E’s unscripted series “I Am Cait” created a sensation last year following the journey of Caitlyn Jenner, who came out as a trans woman in 2015. While season one explored Caitlyn’s new life [“It’s like trans 101 to her,” says Jeff Olde, exec VP of programming & development, at E!], season two took Caitlyn and her cohorts outside the “bubble,” says Olde, on a road trip, and introduced a new — and young — cast member.

The 18-year-old Ella Giselle joined Jenner and activist Jennifer Finney Boylan, author Kate Bornstein, actress Candis Cayne, and activist Chandi Moore as they hit the roads of America.

“It’s so inspiring to be with them, and when we’re not filming, just hanging out with them. I grew so much,” says Giselle, whose senior year in high school was the first she lived as an openly transgender woman.

The fact that “I Am Cait” chose to feature a teen is important for LGBT issues. “Gay rights and the movement and acceptance was stagnant and it just took off,” says Olde. “The speed with which trans issues has taken off is incredible.”

Giselle’s presence has helped trans teens around the world accept themselves although they still face many challenges.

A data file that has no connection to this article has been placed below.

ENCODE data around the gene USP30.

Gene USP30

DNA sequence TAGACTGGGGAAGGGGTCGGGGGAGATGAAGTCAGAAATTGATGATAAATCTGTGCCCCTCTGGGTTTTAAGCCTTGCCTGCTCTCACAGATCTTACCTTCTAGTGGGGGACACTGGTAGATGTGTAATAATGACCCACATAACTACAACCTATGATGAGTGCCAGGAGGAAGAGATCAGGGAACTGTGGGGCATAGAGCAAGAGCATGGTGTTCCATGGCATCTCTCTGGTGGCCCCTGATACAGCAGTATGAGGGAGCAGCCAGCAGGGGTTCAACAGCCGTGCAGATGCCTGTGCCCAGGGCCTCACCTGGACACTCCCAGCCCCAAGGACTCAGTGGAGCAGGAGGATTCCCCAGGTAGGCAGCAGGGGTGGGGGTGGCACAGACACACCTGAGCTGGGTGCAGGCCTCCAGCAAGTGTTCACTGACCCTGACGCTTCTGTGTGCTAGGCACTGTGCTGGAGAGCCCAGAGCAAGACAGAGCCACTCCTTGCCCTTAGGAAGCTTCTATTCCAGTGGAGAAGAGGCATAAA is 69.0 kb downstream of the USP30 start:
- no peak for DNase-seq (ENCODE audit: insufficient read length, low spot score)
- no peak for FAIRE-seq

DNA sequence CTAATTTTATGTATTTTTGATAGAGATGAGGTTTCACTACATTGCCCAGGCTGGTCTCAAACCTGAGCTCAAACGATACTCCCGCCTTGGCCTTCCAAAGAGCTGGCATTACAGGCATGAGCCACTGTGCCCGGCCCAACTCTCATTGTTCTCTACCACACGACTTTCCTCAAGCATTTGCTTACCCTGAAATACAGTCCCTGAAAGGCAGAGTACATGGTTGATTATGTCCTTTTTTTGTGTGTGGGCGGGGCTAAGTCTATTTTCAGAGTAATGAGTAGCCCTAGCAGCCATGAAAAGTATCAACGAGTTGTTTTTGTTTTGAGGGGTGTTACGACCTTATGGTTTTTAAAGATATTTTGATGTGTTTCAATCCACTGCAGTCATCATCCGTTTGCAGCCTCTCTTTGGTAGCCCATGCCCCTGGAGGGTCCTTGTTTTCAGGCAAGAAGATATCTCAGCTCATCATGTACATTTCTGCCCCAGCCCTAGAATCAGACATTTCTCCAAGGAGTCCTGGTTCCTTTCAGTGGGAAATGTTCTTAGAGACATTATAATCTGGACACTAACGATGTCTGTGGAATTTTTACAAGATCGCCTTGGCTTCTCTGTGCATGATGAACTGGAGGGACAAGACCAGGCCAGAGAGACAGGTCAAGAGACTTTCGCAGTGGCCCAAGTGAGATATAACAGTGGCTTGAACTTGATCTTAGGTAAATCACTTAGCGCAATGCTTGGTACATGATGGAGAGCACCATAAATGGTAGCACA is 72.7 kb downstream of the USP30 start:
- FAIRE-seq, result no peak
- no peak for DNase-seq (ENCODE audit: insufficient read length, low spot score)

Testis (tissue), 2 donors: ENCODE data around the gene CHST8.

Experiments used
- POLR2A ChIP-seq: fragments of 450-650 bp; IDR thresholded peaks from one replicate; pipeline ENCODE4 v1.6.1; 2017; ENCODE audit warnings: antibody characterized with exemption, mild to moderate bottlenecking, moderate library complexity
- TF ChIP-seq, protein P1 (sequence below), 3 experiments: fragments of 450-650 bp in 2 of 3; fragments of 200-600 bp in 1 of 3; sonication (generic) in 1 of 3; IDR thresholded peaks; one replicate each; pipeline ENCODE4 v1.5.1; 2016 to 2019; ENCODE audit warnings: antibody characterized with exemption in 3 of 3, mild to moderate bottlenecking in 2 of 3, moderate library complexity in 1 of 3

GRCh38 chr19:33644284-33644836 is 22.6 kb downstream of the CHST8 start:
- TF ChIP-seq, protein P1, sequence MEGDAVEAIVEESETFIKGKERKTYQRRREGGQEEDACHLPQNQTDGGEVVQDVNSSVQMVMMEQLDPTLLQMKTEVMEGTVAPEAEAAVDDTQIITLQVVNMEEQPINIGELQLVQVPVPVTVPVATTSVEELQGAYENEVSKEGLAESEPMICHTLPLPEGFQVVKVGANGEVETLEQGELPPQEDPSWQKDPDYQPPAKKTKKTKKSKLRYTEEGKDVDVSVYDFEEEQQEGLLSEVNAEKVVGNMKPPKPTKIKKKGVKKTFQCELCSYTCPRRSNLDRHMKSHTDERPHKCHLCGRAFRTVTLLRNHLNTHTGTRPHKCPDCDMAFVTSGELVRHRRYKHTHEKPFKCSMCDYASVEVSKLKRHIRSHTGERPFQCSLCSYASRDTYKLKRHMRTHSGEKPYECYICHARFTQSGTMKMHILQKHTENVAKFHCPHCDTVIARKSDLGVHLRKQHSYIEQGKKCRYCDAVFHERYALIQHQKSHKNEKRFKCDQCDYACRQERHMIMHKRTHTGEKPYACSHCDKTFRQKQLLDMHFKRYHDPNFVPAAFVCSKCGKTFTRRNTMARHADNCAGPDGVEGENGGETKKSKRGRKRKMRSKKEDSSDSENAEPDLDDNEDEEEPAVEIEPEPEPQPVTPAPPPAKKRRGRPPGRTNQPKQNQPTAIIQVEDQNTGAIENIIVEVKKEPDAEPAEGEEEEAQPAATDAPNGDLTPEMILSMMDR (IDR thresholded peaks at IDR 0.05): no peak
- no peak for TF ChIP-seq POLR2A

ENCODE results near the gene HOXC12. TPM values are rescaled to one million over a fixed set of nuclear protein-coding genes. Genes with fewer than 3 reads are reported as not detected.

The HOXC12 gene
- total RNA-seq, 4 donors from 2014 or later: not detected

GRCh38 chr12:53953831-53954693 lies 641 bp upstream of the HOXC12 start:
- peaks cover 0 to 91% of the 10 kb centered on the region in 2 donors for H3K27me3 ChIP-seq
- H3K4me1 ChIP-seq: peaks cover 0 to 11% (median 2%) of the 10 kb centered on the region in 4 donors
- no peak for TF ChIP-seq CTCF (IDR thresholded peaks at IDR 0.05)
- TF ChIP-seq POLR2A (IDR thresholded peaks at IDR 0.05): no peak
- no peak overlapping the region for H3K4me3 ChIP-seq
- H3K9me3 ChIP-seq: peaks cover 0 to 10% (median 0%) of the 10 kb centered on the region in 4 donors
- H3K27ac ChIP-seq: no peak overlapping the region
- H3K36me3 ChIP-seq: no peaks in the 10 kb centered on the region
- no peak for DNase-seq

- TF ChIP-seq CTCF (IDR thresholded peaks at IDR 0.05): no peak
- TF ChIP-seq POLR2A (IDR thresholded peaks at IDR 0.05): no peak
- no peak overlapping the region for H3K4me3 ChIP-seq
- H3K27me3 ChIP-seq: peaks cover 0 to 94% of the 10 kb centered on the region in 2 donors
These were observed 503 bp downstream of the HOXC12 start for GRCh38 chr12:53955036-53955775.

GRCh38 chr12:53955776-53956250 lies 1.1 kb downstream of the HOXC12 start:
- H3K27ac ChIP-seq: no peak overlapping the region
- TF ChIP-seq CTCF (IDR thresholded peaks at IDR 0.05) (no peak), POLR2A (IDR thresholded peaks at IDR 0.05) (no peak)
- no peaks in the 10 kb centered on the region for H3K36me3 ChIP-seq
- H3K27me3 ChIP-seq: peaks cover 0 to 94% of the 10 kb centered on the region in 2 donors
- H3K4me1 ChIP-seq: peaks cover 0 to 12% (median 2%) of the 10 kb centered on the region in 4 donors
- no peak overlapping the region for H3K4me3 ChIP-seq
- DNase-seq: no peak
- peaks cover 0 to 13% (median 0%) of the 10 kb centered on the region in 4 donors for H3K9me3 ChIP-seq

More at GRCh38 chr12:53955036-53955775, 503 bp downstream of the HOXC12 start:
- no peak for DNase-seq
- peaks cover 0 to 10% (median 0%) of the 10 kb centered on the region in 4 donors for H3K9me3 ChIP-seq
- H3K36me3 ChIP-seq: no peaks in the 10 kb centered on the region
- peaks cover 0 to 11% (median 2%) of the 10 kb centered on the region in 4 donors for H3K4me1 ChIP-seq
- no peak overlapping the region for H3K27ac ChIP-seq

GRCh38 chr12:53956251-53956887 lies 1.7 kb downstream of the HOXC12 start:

“I’ve made so many new friends who reached out to me from so many different places and talked about their issues,” Giselle says. “The most rewarding thing is to give hope to people across the globe. Because of the show, I am there for them through their transitions.”

But the teen also brings a different point of view to the show.

“I’m almost like a product of their work,” she says, noting that her experience as a trans teen in 21st century Southern California is very different from those of the pioneer women on the show. “I got to go to school, be myself. I am an example of their work. Kate is a pioneer. She got death threats. Me? I get to go to high school. They reminded me of how hard they had it.”

The show is important to viewers in the global TV market. “I am really proud that ‘Cait’ airs around the world in 125 countries and in countries where it’s illegal to be gay or trans,” Olde says.